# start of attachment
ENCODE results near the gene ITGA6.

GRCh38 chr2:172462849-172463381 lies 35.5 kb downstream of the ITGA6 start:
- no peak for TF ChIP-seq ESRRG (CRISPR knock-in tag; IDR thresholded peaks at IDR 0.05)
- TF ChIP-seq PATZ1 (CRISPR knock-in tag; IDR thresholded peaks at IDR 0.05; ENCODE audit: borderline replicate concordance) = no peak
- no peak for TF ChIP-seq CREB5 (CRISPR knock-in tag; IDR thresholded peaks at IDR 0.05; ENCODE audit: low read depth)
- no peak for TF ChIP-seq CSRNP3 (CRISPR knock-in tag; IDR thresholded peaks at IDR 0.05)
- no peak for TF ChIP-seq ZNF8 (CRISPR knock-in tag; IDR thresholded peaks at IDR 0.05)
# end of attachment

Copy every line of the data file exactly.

ENCODE results near the gene ITGA6.

GRCh38 chr2:172462849-172463381 lies 35.5 kb downstream of the ITGA6 start:
- no peak for TF ChIP-seq ESRRG (CRISPR knock-in tag; IDR thresholded peaks at IDR 0.05)
- TF ChIP-seq PATZ1 (CRISPR knock-in tag; IDR thresholded peaks at IDR 0.05; ENCODE audit: borderline replicate concordance) = no peak
- no peak for TF ChIP-seq CREB5 (CRISPR knock-in tag; IDR thresholded peaks at IDR 0.05; ENCODE audit: low read depth)
- no peak for TF ChIP-seq CSRNP3 (CRISPR knock-in tag; IDR thresholded peaks at IDR 0.05)
- no peak for TF ChIP-seq ZNF8 (CRISPR knock-in tag; IDR thresholded peaks at IDR 0.05)